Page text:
Its nice to look at the horizon when you can see it. Most of my most seasick adventures involve the engine room or closed in spaces. The moment that I can get my eyes on the horizon, things take a nice turn. Here’s a random Youtube moment of some fairly rough seas.
To study posture at sea, Stoffregen made contact with the U.S. consortium that runs scientific research ships. “I’m really an oddball for these folks, because they’re studying oceanography, like hydrothermal vents. Here’s this behavioral scientist, calling them up,” he says. He boards a ship when it is traveling between different projects—for example, in this study, he rode on the research vessel Atlantis as it went between two points in the Gulf of California. “It had nothing to do with the fact that I like cruising near the tropics,” he jokes. Since the ships are between scientific expeditions, he can sleep in one of the empty bunks normally reserved for ocean scientists, and crew members volunteer to take part in his study.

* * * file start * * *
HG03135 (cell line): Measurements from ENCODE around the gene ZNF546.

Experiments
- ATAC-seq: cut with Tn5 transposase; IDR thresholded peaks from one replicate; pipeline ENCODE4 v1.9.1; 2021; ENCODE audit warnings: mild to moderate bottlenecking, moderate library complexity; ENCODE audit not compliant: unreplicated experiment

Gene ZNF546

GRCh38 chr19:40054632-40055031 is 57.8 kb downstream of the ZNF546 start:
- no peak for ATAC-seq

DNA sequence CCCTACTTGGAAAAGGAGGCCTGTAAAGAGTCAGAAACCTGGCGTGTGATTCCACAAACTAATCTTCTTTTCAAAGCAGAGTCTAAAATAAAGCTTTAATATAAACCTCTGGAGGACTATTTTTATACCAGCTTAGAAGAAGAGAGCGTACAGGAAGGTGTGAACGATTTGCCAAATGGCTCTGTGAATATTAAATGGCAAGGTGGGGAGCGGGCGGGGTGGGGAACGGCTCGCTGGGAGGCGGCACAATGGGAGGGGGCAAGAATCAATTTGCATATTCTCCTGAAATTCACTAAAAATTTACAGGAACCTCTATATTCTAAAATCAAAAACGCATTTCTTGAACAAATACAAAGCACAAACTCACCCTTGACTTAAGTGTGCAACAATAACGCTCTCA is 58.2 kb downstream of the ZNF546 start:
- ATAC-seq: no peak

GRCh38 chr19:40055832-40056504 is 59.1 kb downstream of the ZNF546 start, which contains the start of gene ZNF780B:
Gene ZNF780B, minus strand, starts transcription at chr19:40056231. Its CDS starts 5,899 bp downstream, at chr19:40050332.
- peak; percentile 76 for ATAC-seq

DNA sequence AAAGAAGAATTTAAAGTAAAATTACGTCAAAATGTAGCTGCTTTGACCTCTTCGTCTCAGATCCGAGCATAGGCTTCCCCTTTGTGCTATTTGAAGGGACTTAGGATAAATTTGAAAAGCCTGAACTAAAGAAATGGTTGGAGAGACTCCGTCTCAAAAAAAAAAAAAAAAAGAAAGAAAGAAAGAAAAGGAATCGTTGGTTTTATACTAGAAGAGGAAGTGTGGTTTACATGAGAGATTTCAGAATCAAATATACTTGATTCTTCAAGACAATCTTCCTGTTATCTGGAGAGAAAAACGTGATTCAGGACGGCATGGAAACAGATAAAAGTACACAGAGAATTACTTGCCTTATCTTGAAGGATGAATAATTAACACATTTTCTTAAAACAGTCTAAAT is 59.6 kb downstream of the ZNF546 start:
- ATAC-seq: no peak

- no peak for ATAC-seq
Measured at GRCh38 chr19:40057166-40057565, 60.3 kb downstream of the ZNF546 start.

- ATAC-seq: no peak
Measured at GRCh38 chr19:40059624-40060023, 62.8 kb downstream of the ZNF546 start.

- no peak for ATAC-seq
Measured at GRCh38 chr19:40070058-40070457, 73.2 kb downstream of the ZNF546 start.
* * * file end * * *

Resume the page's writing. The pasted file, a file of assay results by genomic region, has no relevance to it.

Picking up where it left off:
The study compared the same people standing on dry land—a dock in Guaymas, Mexico—and aboard the ship. In each experiment, the crew member stood comfortably on a force plate and focused on a target—either something about 16 inches in front of them, or a far-off point; a distant mountain when standing on land or the horizon when standing on the ship. On land, people were steadier when they looked at the close-up target and swayed more when they looked far away. On the ship, however, they were steadier when they looked at the horizon.